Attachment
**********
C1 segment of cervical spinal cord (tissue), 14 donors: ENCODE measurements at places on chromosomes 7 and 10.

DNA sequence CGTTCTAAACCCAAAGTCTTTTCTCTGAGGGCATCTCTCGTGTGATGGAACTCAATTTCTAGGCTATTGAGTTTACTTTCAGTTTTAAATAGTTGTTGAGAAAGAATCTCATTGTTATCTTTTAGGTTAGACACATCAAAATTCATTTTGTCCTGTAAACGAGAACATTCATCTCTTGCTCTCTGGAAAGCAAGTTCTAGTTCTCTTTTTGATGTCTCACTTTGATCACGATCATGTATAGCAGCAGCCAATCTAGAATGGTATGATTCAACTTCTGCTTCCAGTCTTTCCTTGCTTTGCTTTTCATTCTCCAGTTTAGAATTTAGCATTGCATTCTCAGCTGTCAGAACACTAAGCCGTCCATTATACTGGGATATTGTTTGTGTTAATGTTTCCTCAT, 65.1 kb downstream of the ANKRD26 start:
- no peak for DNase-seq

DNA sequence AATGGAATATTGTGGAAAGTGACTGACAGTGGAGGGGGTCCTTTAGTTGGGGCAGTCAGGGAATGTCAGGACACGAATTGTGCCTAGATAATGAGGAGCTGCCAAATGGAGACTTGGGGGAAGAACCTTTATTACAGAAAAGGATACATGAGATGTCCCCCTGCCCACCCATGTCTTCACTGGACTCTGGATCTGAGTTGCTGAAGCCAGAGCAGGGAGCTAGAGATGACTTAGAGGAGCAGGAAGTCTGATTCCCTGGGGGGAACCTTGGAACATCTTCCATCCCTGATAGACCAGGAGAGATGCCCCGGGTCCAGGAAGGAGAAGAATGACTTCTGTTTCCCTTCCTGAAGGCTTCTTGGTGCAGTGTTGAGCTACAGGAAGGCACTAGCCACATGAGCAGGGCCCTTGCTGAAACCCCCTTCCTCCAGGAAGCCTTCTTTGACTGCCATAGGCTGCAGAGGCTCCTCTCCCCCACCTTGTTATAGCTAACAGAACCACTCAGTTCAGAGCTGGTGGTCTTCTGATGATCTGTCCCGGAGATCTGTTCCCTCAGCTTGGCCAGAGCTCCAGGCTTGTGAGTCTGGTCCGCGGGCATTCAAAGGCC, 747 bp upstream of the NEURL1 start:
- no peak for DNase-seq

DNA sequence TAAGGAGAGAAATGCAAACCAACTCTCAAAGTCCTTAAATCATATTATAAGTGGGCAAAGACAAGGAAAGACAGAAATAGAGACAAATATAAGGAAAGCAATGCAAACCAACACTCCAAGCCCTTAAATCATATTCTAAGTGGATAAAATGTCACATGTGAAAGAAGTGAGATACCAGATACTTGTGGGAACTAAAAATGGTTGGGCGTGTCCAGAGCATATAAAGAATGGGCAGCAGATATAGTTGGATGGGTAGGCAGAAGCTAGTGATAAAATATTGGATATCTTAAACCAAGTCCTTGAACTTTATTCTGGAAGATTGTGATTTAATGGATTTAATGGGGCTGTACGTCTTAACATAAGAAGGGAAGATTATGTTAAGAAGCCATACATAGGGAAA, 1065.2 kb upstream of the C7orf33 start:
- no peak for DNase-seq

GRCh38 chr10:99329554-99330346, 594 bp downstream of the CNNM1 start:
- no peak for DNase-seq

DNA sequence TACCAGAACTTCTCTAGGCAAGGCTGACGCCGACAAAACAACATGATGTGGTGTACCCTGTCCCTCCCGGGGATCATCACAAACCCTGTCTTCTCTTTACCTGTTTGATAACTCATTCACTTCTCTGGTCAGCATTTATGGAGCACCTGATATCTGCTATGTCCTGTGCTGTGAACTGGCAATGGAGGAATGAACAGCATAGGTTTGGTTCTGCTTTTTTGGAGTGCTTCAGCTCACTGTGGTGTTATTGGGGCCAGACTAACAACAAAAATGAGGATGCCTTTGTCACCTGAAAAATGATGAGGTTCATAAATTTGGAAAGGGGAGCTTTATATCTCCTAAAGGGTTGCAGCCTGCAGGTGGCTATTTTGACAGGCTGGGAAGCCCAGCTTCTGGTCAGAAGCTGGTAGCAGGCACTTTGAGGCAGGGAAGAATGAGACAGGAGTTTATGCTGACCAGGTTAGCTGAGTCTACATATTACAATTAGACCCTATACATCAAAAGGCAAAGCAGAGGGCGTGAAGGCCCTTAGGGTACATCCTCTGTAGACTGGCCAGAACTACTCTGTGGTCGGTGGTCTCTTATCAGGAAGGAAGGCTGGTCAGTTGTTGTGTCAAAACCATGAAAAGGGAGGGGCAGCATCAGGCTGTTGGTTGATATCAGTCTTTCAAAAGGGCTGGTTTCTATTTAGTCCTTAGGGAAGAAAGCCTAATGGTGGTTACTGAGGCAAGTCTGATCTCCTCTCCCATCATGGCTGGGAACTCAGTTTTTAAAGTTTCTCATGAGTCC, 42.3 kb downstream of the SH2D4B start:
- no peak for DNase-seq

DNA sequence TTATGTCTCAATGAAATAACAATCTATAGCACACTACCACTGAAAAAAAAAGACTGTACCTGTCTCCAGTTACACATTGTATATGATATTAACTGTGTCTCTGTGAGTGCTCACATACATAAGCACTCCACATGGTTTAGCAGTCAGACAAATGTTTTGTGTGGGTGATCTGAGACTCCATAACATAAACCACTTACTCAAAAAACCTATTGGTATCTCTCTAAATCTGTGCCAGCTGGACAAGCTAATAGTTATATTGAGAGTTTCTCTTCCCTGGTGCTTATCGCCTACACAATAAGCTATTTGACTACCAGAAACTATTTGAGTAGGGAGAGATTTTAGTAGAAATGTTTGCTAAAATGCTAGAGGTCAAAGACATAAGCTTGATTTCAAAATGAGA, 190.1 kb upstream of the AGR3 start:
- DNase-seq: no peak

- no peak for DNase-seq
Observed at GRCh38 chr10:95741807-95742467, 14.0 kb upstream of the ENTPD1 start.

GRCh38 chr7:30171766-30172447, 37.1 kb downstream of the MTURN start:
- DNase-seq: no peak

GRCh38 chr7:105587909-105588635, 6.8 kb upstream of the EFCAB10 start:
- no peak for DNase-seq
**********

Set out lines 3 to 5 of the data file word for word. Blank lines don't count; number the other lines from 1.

- no peak for DNase-seq

DNA sequence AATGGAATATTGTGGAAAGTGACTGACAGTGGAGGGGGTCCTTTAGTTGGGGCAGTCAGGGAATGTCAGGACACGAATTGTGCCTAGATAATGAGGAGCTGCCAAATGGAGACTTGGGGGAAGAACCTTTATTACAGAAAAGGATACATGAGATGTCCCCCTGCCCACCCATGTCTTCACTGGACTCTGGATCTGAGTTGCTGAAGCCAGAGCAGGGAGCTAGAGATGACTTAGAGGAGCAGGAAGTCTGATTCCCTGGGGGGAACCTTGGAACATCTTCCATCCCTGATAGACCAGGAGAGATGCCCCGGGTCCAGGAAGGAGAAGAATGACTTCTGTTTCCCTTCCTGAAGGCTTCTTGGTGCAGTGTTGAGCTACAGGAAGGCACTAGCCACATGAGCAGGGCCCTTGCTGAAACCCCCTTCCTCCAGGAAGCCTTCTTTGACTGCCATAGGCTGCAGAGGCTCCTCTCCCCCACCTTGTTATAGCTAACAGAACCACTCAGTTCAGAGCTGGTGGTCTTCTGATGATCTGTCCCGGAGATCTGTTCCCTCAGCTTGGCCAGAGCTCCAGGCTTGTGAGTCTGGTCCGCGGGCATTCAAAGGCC, 747 bp upstream of the NEURL1 start:
- no peak for DNase-seq